Yet you miss the critical end of that sentence ---- "..yet they have ALL the LEVERAGE IF there were any…
Curbside Consult with Dr. Jayne 4/27/20
Just when I was getting used to being furloughed from my clinical gig, I was called to action for three days of work that just happened to coincide with the expected peak of COVID in my state. Although I was initially eager to get back in the game, I must admit that 36 hours in the trenches has eliminated any such enthusiasm.
After my initial shock over a couple of things, I decided to give it the benefit of the doubt and try not to draw any conclusions until I had worked at three sites with three teams. Now, with those shifts in my rear-view mirror, I have to say that some of my first impressions were correct. Here’s what I learned.
I’m probably more likely to be exposed to the novel coronavirus by my colleagues than by the general public. Our team is generally young and healthy, mostly EMTs and paramedics. Many of them are super fit, with extensive workout and nutrition routines. Several of them questioned why I was wearing my N95 mask all day, even for patients who didn’t have respiratory symptoms. It’s clear that our internal education has not met the mark as far as their understanding the idea of asymptomatic spreaders or the need to treat everyone with universal precautions since you can’t tell from looking who might be a carrier.
Most of them were donning and doffing various masks (alternating between N95 and standard surgical masks) and setting them on the workstation counter in between patients. Only two of us had a dedicated “drop zone” for our masks (a.k.a. paper towels with our names on them). Others were lowering their masks under their chin in between patients, which is a less-than-great infection control procedure. The good thing is that most of them responded well to a little in-person education and started doing better with mask hygiene.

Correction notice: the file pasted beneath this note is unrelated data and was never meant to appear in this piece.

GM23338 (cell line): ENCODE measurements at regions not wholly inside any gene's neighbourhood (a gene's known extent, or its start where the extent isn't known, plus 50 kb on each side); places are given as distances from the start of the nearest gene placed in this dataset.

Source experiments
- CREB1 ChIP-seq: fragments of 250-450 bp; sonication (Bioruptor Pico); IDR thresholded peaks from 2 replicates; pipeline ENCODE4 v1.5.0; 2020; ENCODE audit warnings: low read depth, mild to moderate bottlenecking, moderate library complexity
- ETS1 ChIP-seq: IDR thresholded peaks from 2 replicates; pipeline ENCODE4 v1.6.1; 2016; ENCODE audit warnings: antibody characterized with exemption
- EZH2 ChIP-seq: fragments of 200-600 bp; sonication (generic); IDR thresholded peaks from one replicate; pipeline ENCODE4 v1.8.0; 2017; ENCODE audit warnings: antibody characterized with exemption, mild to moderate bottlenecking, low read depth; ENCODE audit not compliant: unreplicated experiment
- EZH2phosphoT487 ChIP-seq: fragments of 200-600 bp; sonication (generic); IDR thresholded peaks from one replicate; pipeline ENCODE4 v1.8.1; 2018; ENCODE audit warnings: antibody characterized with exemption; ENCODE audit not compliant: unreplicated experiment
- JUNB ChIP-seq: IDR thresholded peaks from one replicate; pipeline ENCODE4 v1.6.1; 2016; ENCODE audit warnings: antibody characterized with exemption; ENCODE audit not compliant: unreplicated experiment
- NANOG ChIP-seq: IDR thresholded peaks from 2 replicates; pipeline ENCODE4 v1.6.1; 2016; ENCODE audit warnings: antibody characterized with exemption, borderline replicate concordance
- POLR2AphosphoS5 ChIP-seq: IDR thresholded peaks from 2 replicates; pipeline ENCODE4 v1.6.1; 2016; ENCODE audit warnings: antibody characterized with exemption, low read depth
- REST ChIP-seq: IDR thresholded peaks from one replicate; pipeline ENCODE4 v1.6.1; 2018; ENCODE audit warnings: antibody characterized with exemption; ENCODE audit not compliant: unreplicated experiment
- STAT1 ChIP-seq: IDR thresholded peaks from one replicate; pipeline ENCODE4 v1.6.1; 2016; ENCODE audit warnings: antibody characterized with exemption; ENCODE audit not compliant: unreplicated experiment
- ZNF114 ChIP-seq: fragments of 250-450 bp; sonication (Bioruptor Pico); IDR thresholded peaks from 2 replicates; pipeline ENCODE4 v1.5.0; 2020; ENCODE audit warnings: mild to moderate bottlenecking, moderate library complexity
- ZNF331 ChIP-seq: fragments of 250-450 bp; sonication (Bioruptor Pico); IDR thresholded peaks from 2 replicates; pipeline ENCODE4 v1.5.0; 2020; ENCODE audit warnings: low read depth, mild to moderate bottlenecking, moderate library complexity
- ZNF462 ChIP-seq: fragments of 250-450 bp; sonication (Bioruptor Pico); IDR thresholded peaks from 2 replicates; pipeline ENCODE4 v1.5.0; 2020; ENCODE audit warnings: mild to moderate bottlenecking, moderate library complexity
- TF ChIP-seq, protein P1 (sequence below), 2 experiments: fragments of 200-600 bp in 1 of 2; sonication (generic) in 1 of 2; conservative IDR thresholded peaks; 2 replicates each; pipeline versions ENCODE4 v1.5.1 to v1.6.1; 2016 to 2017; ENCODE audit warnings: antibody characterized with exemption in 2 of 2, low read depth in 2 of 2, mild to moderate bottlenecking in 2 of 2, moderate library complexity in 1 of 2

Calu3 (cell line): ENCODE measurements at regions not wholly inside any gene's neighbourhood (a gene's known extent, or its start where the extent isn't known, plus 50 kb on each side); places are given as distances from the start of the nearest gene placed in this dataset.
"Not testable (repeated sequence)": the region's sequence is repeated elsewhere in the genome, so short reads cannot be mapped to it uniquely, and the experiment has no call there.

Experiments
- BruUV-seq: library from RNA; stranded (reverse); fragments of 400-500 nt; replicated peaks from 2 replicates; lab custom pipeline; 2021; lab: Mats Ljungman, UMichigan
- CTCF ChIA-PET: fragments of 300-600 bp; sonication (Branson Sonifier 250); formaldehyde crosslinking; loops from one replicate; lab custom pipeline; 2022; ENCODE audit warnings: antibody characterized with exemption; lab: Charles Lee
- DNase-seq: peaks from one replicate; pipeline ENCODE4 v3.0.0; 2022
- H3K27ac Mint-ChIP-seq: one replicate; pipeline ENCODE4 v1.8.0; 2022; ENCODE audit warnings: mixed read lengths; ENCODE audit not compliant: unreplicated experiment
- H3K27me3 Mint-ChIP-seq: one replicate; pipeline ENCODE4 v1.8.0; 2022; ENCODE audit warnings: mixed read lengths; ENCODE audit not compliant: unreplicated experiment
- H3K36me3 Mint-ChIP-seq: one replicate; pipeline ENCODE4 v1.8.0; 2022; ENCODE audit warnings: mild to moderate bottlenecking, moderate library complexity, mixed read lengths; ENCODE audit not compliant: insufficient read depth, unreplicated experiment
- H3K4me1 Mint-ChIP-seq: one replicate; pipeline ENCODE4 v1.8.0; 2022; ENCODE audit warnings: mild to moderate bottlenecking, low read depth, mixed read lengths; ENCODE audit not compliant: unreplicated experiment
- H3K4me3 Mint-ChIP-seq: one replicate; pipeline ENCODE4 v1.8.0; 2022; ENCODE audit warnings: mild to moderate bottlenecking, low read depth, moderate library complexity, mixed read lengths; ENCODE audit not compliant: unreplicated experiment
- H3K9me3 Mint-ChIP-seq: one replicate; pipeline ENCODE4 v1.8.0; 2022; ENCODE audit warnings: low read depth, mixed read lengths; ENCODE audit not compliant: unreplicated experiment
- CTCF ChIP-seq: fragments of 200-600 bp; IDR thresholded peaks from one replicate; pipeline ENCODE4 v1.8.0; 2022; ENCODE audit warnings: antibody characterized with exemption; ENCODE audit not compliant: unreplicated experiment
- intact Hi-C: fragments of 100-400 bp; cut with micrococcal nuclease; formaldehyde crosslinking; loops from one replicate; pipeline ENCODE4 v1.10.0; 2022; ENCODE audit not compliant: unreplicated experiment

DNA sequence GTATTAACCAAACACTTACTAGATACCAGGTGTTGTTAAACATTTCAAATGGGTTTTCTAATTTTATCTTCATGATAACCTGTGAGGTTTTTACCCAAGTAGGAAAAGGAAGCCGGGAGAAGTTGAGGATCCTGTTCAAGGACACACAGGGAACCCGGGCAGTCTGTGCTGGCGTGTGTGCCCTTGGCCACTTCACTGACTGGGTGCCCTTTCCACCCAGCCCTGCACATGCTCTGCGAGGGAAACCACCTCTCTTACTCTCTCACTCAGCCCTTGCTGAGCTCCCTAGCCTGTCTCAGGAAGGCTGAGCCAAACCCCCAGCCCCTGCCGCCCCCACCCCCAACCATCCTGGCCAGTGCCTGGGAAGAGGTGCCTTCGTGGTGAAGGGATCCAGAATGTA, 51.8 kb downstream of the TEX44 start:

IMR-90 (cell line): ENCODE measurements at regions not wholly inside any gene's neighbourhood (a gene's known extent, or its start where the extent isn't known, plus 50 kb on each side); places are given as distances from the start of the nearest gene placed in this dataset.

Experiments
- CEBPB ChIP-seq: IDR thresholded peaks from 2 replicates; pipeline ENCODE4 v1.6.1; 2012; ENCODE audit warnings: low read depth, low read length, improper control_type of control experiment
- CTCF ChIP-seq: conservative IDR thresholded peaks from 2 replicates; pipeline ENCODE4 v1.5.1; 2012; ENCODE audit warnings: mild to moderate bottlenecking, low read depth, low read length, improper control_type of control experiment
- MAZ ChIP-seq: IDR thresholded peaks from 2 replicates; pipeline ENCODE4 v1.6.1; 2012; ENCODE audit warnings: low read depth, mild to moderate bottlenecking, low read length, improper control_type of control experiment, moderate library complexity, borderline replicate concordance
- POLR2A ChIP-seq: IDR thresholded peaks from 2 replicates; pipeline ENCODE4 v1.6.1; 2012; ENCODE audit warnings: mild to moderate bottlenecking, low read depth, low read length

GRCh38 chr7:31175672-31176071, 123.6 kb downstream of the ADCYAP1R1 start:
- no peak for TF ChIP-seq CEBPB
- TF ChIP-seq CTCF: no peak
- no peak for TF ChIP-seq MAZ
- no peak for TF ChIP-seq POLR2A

Leadership note: just because you send out memos and instructions, it doesn’t mean people get it and are following the instructions. Sometimes you need the face-to-face contact to get the message across. It’s an expensive kind of communication, but it’s worth it.
Speaking of masks, the general public isn’t doing a great job of wearing them even when they have the good ones. I saw too many people with masks covering the mouth but not the nose, and too many whose nose pieces weren’t pinched to fit well around the nose. People whose glasses are fogging up due to their masks are incredibly grateful when you teach them how to pinch the nose of the mask. We as healthcare providers take it for granted that people know how to use them correctly.
I saw everything from top-of-the-line 3M models to simple bandanas. The best one was a homemade model on a patient whose wife is a professional seamstress. As someone who does a little sewing myself, the craftsmanship was something to behold. I told him to be sure to let her know that the doctor noticed her attention to detail and excellent topstitching.
I also learned that a good part of our surge was made up of people coming in for non-emergent conditions. People certainly aren’t afraid to venture out for minor things such as having wax removed from their ears even though they don’t have symptoms. Multiple people were there for medication refills since they either couldn’t get in touch with their physicians or were having trouble getting refills in a timely manner, and I was happy to help them.
We did see our share of urgent and emergent conditions as well, including multiple cooking-related lacerations among people who don’t usually cook, along with several home improvement injuries. Patient education note: working on an aluminum ladder while barefoot is not a good idea. We also diagnosed and treated multiple sexually transmitted infections, so some people’s ideas of stay-at-home might be a little different than others.